Given this line of direct testimony, the court finds that it was proper under Fed.R.Evid. 611(b) for the government to inquire as to the OCC ban on cross-examination for the purpose of attacking the credibility of the witnesses.7 Because both witnesses in their direct testimony testified regarding their care and expertise in following banking rules and regulations, the fact that as a result of an administrative investigation both had consented to a lifetime ban from banking is probative as to the credibility of the witnesses' testimony.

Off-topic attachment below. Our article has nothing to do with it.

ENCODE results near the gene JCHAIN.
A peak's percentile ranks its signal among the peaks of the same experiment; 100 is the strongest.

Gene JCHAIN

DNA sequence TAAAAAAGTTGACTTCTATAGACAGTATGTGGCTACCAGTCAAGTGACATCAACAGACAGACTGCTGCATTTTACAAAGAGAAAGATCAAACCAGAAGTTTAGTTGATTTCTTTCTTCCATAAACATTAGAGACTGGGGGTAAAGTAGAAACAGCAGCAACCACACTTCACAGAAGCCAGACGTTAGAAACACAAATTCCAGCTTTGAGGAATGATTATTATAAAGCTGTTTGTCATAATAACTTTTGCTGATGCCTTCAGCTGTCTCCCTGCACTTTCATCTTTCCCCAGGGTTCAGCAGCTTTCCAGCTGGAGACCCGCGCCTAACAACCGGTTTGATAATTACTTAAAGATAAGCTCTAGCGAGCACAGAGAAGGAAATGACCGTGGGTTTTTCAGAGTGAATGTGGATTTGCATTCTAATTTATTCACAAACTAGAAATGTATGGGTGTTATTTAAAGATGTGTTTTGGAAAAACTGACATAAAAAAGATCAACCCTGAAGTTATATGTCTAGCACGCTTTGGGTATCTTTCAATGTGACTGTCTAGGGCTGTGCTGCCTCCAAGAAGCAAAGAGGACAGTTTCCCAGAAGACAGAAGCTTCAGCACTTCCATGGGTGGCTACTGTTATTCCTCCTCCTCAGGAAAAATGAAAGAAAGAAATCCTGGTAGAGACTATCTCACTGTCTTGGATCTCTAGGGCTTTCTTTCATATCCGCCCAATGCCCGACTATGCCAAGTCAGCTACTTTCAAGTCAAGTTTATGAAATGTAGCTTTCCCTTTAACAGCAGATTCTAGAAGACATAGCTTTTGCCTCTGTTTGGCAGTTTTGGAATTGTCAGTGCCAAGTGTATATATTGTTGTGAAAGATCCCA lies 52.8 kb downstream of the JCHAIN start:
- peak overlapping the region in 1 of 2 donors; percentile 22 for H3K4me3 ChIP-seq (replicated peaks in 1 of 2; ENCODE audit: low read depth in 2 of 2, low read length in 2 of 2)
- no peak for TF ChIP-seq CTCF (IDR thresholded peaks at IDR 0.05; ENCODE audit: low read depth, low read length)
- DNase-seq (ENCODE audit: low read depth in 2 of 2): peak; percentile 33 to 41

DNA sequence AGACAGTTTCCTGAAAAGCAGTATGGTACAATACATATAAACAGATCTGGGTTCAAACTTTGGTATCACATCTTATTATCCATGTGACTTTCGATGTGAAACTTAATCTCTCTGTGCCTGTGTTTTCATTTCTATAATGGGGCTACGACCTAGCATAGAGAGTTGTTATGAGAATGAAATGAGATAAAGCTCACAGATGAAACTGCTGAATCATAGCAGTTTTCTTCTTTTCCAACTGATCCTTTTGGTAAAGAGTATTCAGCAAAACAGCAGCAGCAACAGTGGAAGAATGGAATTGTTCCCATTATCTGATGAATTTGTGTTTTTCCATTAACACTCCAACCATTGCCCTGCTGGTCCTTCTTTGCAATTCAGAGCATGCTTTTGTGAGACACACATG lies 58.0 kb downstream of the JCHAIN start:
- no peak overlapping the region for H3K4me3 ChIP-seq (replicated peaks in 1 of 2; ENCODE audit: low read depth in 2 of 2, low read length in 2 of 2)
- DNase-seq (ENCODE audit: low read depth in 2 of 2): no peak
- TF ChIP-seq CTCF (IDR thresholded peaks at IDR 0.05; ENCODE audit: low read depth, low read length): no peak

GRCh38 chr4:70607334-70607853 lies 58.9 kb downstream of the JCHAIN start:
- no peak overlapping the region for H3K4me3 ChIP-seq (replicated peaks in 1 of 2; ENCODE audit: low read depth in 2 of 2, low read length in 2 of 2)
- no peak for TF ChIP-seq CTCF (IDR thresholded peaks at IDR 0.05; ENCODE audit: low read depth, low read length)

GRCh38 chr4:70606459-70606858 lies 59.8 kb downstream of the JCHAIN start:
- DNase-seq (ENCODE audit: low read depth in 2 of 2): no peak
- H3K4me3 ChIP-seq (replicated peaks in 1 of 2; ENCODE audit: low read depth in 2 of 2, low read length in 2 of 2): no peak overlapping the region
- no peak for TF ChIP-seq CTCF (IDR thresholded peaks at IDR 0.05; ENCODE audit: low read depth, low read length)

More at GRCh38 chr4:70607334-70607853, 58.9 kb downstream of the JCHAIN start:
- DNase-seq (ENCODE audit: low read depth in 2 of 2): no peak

Defendant argues strenuously that the evidence regarding the OCC ban was not properly admitted under Fed.R.Evid. 404(b), and that no 404(b) limiting instruction was given (although he also candidly admits that none was requested). We find defendant's argument based on 404(b) standards to be incorrect because the government's cross-examination regarding the OCC ban was not 404(b) evidence. It went to the issue of the witnesses' credibility, and was properly admitted as impeachment under Fed.R.Evid. 611(b). Rule 404(b) deals with the handling of evidence of other crimes, wrongs or acts, making such inadmissible to prove character in order to show conformity therewith but allowing such for certain other limited purposes. The government did not offer the evidence for any of the purposes covered by Rule 404, proper or improper, but rather to impeach credibility. When matters are brought out in cross-examination for impeachment purposes, the appropriate evidentiary rule is 611(b). See United States v. Smalley, 754 F.2d 944, 951 (11th Cir. 1985). Our review of the record indicates that the trial court properly admitted the evidence for that purpose.8